LONDON — This was supposed to be the run of games that broke Arsenal’s title challenge. Without Gabriel Jesus, the propane on Mikel Arteta’s wildfire, for two and a half months it seemed inevitable that the Gunners would slip back into Manchester City’s chasing pack.
Instead, he returned to find Arsenal much where he left them, five points clear at the summit, playing the best football in the Premier League, more than capable of scoring without their transformative No. 9. Not that they have not needed and will not need Jesus, a player who links together disparate parts of a team as well as anyone in the league. Instead, what we have learned over the last 15 games is that Arsenal can cope without their most important player. Is there any setback that can blow this team off course?
Certainly, there were none that Fulham could offer. There were individuals in Marco Silva’s side who struggled to make their mark — Andreas Pereira was particularly wasteful — and their cause might have been aided had they dropped their line a little deeper to neuter the threat of Gabriel Martinelli and Bukayo Saka in behind. However, there was no great collective failure, just an opponent who was significantly superior from the outset. Arsenal passes zipped through the lines, Arteta’s side looking to advance the ball quickly through the center of the pitch after weeks in which their attacks got bogged down by opposition doubling up on their wide forwards.
At the heart of Arsenal’s fizzing attack was Leandro Trossard, offering as convincing an impression of Jesus as could be hoped for. He could drift out to the left flank to interchange with Martinelli but functioned equally at the tip of a midfield diamond, leaving Fulham’s center backs with no reference point.
As early as the 17th minute Arsenal tore through the Cottagers, a give-and-go between Martinelli and Trossard releasing the former. Bernd Leno could only parry the ball into Antonee Robinson, whose blushes were spared when VAR concluded that the Brazilian had drifted slightly offside in the build-up. It was a matter of when, not if, Arsenal finally broke the levee, however, and after a flowing move had ended with Granit Xhaka hooking a shot at his former teammate in the Fulham goal, the opener came.
Arsenal’s set-piece defense has been under the microscope in recent weeks but when they’re attacking dead balls they have proven to be an imaginative and incisive force. Here again, they delivered a clutch of smart low balls to the penalty spot, short corners and clipped crosses to the near post. Sometimes nothing is more effective, however, than hitting the big guy and there is a reason why they call their No. 6 “Big Gabby” He hung in the air as Fulham defended with concrete boots.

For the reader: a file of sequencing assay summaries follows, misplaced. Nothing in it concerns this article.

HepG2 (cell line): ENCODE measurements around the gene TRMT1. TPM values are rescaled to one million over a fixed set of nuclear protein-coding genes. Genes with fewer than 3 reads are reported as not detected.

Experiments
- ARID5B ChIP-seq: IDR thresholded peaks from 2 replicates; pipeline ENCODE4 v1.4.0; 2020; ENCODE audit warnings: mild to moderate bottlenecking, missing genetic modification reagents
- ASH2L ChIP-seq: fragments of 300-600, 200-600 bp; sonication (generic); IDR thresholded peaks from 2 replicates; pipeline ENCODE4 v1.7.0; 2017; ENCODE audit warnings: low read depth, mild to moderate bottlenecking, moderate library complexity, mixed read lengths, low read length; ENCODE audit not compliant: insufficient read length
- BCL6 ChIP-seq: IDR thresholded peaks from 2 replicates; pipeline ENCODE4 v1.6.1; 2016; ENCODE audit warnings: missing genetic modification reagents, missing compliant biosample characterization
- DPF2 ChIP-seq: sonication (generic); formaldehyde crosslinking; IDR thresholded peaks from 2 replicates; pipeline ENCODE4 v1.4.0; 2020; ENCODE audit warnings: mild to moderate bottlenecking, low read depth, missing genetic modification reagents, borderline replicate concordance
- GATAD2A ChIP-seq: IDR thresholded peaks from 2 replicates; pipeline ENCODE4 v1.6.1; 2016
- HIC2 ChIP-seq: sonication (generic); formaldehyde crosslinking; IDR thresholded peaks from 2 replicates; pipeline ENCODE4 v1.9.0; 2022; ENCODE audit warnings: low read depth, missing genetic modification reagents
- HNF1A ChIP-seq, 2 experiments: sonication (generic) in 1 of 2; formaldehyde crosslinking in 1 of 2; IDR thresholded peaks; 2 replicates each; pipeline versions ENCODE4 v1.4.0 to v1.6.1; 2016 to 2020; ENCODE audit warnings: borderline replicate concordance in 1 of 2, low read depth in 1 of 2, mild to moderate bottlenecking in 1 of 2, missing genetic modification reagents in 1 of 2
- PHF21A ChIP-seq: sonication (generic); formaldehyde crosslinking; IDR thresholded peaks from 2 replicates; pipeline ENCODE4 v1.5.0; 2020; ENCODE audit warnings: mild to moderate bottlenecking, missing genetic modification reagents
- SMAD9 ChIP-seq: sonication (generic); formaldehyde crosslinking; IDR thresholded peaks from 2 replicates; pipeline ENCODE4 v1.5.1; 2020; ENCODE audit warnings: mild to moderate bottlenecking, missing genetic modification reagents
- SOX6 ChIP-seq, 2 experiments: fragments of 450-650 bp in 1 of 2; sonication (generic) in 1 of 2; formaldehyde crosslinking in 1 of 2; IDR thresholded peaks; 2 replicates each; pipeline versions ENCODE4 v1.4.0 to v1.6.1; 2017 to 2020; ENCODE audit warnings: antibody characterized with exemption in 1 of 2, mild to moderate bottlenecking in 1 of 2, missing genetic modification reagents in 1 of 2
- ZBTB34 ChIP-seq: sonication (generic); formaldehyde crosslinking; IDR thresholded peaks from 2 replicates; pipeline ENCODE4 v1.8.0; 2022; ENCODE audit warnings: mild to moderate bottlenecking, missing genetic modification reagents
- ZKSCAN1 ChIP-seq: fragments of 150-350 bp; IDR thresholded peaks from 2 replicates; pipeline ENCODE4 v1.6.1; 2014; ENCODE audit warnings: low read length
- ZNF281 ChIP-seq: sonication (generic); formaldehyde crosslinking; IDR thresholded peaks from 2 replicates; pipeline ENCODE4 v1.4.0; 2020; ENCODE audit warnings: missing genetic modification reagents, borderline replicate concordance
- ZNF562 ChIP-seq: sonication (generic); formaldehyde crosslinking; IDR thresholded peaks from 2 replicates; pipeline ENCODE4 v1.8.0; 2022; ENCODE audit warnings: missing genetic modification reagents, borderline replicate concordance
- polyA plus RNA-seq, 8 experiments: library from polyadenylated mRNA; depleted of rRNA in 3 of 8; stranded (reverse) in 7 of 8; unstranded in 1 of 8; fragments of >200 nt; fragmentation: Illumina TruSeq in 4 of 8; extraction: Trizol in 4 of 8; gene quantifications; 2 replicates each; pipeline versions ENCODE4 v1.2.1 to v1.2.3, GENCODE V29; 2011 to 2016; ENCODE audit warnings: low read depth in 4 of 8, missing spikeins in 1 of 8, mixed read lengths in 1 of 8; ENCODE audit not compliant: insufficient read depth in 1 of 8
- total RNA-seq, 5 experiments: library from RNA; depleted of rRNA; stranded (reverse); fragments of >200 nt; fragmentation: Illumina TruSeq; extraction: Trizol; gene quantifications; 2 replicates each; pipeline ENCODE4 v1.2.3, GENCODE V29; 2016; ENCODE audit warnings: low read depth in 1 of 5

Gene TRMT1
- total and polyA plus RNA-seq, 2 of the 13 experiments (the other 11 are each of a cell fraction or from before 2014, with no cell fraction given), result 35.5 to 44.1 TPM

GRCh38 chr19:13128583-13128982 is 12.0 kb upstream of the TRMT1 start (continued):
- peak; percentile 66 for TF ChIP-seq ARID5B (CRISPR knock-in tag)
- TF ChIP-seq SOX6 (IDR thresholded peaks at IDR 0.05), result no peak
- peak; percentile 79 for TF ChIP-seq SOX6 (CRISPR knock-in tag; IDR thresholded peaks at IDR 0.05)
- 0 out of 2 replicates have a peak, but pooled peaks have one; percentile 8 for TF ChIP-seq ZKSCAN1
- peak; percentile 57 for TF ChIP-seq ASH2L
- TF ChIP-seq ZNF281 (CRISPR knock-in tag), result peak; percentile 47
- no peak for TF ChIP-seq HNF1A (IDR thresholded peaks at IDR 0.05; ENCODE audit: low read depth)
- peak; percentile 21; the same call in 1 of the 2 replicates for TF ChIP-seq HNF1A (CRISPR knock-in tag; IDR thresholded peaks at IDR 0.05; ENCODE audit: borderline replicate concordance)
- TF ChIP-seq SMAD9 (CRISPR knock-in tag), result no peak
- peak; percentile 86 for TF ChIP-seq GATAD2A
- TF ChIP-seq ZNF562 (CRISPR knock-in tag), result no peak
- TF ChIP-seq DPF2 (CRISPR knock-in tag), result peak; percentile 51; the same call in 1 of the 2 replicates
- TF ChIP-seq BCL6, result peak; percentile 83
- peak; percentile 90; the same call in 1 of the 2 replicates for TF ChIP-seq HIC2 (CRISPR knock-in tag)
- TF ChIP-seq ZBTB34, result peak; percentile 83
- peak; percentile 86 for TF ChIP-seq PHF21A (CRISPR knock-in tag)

If one were looking for an explanation as to why Silva had such a thunderous expression it may well come in the repetition of this error, Robinson allowing Martinelli to get the jump on him as Trossard registered his second assist. A niche in Premier League history was carved out when the Belgian teed up Martin Odegaard to bend the ball into the far corner, becoming the first Premier League player ever to record three assists in a half in an away game. It reflects the impressive variety in Arsenal’s attack that their three top scorers are the attacking midfielders whilst both Jesus and Trossard have more assists to their name than goals.
As for the latter man, he has been nothing short of a revelation since arriving from Brighton in January, bringing with him a spark of impudence that Arsenal might never have known they needed. If his five assists and a goal help them to cross the finish line in May, £21 million and another £5 million in add-ons would constitute a snip.
“When we talk about composure and finding the right pass and finding the right color when it’s looking really blurry in the box, he’s the opposite,” said Arteta. “He got three assists and could have scored two. I think he was really impressive.
“Not only that, he had an injury three days ago which could have taken a week, or another 10 days, but he was really willing to come back early and the doctors and medical staff did a lot of good work to get that. It makes a big difference in the team. We needed him today and his contribution was superb.”
Sufficiently impressive indeed that Arteta warned that there were no guarantees that Jesus’ sprightly 13 minutes off the bench would necessarily lead to a starting role.
“It’s a great problem to have, believe me,” Arteta said.
Given the numbers and quality at Arsenal’s disposal, it is hard to doubt him.
The game long since won, Arsenal defended with a tenacity that reflects what their manager labeled a “love for defending.”
Aaron Ramsdale was berating captain Odegaard for a clumsy free kick conceded in the Fulham half, Gabriel celebrated a goal kick in the 93rd minute with almost as much delight as he had his goal. These clean sheets matter. Where once Manchester City seemed to own the de facto bonus point that was a better goal difference now the gap is rather tighter, just five now separating these two teams.
Add Jesus back into this team, an admittedly shaky finisher but one whose dovetailing with those around him makes for a propulsive force in the final third, and that lead might just shrink further over the coming weeks. Arsenal have come through what was supposed to be a long and tough winter without their best player. Now they can dream of what spring might bring.